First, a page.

Six word summary
Mazda hits the mark with 3
What is it?
Mazda’s new 3 takes a typically left-field approach from this engineering-led Japanese firm, but it results in one of the finest small hatches you can buy. Superb to drive and spacious, the 3 could and should be in the thoughts of anyone considering a Volkswagen Golf, Honda Civic or any other small family car.
What’s it like?
The Mazda 3 has tended to be on the fringes of the small hatch sector, but the all-new 3 should put pay to that. Mazda is noted for its engineering nous and much of this engineering know-how centres on the Mazda3’s paring back weight and maximising the efficiency of every component.
Called Skyactiv, this approach has worked well in the CX-5 and 6 models. For the new 3, Mazda says part of this thinking is to offer ‘right-sized’ engines rather than follow the fashion for downsized engine capacities. This means the 3 is offered with 1.5- and 2.0-litre petrol engines, as well as a 2.2 turbodiesel.
The more potent 163bhp 2.0-litre petrol will be ruled out for many due to its 135g/km CO2 emissions, even with the help of Mazda’s i-ELOOP regenerative braking system. For the less powerful 118bhp 2.0-litre petrol, emissions dip to the same 119g/km as the 99bhp 1.5 petrol. The 1.5- and 118bhp 2.0 also share the same 55.3mpg when coupled to the six-speed manual gearbox. However, neither matches the 2.2 diesel hatch’s 107g/km emissions or its 68.8mpg combined economy.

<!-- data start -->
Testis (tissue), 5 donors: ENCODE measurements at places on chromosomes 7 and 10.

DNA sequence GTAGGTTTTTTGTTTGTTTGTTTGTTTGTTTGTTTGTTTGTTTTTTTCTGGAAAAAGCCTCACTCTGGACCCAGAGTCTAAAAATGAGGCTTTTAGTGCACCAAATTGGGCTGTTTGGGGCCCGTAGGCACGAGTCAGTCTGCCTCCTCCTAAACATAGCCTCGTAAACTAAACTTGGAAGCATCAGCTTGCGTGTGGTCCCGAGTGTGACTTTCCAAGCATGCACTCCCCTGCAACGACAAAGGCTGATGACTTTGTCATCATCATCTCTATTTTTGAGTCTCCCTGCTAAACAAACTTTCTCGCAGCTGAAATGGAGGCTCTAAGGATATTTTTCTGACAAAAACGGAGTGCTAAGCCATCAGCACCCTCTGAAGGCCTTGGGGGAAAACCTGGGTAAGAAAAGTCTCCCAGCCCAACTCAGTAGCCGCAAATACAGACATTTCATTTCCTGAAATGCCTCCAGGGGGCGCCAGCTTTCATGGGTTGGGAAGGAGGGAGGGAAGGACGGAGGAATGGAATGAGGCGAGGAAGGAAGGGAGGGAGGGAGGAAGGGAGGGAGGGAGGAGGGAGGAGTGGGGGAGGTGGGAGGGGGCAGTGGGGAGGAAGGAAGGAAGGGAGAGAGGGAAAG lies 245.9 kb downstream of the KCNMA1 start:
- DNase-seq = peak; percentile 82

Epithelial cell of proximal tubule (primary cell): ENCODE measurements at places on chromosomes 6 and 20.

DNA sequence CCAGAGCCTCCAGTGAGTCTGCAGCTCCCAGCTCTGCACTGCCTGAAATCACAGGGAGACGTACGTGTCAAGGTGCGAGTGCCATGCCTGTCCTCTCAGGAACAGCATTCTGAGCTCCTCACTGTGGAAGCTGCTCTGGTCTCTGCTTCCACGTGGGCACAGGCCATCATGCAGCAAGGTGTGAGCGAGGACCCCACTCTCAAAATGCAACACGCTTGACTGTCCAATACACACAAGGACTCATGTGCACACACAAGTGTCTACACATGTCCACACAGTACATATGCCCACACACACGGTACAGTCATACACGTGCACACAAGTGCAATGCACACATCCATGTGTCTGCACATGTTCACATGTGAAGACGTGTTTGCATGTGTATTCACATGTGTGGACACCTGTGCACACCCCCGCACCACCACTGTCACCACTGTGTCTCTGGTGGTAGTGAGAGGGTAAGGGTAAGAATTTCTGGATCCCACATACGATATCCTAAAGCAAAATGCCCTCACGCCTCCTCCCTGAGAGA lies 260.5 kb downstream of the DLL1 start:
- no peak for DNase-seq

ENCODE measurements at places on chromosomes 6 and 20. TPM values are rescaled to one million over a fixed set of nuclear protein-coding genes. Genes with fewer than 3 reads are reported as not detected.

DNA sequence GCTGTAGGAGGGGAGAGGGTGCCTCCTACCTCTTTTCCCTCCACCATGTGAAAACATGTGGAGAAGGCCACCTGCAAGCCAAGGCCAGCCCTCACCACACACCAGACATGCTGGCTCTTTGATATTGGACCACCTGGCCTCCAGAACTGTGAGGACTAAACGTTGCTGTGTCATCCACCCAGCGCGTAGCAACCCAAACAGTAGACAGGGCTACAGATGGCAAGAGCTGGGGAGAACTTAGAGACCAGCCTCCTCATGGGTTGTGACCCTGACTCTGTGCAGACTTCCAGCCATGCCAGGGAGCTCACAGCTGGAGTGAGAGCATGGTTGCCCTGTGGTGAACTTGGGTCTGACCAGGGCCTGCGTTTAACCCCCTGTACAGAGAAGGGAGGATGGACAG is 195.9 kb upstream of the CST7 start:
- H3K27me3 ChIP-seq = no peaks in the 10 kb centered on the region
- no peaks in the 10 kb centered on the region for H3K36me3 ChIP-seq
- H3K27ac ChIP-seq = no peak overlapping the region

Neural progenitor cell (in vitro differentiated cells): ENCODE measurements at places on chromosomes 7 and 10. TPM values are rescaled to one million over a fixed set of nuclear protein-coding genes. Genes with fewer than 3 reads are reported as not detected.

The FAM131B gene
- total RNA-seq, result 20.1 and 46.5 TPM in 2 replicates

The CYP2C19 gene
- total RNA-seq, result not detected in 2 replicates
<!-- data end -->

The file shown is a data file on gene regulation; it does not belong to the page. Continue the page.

These figures are bettered by the Fastback saloon’s 104g/km and 72.4mpg, though a small saloon in this sector has limited appeal.
To reinforce the case for the 2.2 diesel with a six-speed manual gearbox, it’s also the swiftest of the new Mazda 3 range at launch. It covers 0-62mph in 8.1 seconds and is very refined. Where the 1.5 petrol needs to be worked hard for little return and the larger petrol engine just sounds too coarse, the diesel picks up cleanly from low revs and pulls strongly through the rev range and the six-speed transmission has an accurate, short shift action.
Couple this to the new 3’s deft handling and comfortable ride, even on the larger alloy wheels of the more expensive versions, and you have a car that can parry with the best in the class for driving pleasure and refinement.
However, the 3’s cabin didn’t appear to be quite as well put together as we’ve come to expect of Mazda. Where we’re used to finding solid, appealing fabrics and plastics, the 3 has few too many hard plastics that jar with the car’s otherwise high class, high brow feel.
Also, the new remote control for the dash’s touchscreen is a little awkwardly placed, the rear seats are a touch cramped for space and the boot is not as generous as a Volkswagen Golf’s.
Despite this, the Mazda3 is a car whose appeal grows and grows the more time you spend driving it.
The Mazda 3 slots in beside the best in class thanks to its agility and accurate steering, while excellent refinement ensures all-day harmony. Mazda’s ‘right-size’ approach may take a little getting used to but it means no more hanging about on the fringes for this hatch.
Words: Al Suttie